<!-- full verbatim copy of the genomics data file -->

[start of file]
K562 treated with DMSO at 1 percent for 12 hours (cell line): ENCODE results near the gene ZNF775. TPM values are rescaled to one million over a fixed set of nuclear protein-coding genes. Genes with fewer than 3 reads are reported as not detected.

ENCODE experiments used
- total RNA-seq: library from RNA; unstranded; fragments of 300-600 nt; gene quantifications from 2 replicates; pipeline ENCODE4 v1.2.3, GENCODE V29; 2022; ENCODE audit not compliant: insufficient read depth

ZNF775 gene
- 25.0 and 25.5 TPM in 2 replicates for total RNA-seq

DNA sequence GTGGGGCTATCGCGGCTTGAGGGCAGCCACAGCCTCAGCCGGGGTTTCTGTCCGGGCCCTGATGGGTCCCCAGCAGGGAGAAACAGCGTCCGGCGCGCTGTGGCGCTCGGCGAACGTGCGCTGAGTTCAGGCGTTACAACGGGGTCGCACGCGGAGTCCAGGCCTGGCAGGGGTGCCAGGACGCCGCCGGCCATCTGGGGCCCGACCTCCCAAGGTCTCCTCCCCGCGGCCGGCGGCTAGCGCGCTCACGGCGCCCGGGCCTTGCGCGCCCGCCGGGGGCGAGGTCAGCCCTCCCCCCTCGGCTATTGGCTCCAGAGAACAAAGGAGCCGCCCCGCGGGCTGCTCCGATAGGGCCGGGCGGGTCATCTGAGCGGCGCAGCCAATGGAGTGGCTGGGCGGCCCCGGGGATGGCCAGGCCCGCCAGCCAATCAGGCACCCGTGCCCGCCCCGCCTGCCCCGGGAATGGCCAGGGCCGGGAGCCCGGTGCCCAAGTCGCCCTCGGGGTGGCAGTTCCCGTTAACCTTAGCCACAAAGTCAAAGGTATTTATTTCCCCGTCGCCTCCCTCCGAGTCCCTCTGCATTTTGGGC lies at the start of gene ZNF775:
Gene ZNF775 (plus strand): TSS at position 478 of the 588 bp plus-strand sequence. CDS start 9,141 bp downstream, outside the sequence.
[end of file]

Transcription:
K562 treated with DMSO at 1 percent for 12 hours (cell line): ENCODE results near the gene ZNF775. TPM values are rescaled to one million over a fixed set of nuclear protein-coding genes. Genes with fewer than 3 reads are reported as not detected.

ENCODE experiments used
- total RNA-seq: library from RNA; unstranded; fragments of 300-600 nt; gene quantifications from 2 replicates; pipeline ENCODE4 v1.2.3, GENCODE V29; 2022; ENCODE audit not compliant: insufficient read depth

ZNF775 gene
- 25.0 and 25.5 TPM in 2 replicates for total RNA-seq

DNA sequence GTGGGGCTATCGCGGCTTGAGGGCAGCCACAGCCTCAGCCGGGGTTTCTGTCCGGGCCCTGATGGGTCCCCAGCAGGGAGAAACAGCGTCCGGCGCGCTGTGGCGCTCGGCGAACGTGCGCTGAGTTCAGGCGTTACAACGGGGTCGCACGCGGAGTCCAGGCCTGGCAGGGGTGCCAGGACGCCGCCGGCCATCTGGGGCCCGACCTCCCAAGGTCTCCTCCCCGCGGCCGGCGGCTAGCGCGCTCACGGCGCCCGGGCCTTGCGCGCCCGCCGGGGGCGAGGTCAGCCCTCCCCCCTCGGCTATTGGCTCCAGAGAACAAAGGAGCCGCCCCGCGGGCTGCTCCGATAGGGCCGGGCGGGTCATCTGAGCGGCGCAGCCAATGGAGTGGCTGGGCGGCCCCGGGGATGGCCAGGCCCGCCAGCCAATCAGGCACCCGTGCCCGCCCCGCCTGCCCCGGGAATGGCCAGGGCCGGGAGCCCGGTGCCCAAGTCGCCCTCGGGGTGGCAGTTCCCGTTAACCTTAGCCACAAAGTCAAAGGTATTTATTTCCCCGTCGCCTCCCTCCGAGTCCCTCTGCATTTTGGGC lies at the start of gene ZNF775:
Gene ZNF775 (plus strand): TSS at position 478 of the 588 bp plus-strand sequence. CDS start 9,141 bp downstream, outside the sequence.